“I can’t wait to tell your mom how smart you are at your conference Andy,” I said after Andy read his writing to me.

I meant it too. Andy is what I like to call an ‘exposure sprout’ – meaning when he started kindergarten, he feel into the basket of students who knew very little. No letters, no numbers, no name recognition, and no handwriting skills… you get the idea.

Unlike some of his counterparts though, Andy has taken off. And not like an airplane, but more like a rocket. For whatever reason, he’d simply never been exposed to the information in a way that allowed him to access and retain it. Within days he knew his name. A few days later, he could write it. Now he knows almost all the sounds and is writing words and sentences that are easily read.

I’d like to take all the credit. I suppose Mrs. D. deserves some too. The reality is Andy deserves most of the recognition. From the first day, he’s worn a smile and shown a genuine enthusiasm for learning. He’s become a learning junkie. Each morning he arrives awaiting his knowledge fix.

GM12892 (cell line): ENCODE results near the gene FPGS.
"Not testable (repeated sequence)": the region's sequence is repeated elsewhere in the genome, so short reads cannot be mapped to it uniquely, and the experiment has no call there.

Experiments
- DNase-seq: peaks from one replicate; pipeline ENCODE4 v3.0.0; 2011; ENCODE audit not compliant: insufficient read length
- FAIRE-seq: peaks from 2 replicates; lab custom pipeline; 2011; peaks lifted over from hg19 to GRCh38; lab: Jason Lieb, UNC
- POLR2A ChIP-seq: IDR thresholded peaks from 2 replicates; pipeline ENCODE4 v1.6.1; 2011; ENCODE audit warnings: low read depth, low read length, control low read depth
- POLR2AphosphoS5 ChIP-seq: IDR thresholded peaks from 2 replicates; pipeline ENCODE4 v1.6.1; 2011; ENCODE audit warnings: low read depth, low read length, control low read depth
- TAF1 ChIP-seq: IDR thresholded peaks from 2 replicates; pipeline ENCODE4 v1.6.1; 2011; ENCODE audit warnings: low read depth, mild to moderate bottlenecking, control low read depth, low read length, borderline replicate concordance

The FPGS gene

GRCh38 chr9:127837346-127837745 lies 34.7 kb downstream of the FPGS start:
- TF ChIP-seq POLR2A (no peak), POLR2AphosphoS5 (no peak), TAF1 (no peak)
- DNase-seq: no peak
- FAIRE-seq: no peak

I meant what I told Andy about expressing my joy at his progress to his mother in a few weeks at his conference. I don’t know her very well, but I’m sure she’s going to be as ecstatic at his growth as I am. It just took a little exposure.

1 comment:

Jessica S. said...

Sweet story about Andy. Those are the little moments we live for. I have one student, A.S. that is autistic. She spends 90 min in the SPED class and has someone sit with her some time of the day in my class. Well when her parents came in for open house they told me she didn't know anything. I can't wait to show them at P/T conferences what she does know. Place value, regrouping ones and tens, 100% on her spelling tests... I love her! She is a hard worker.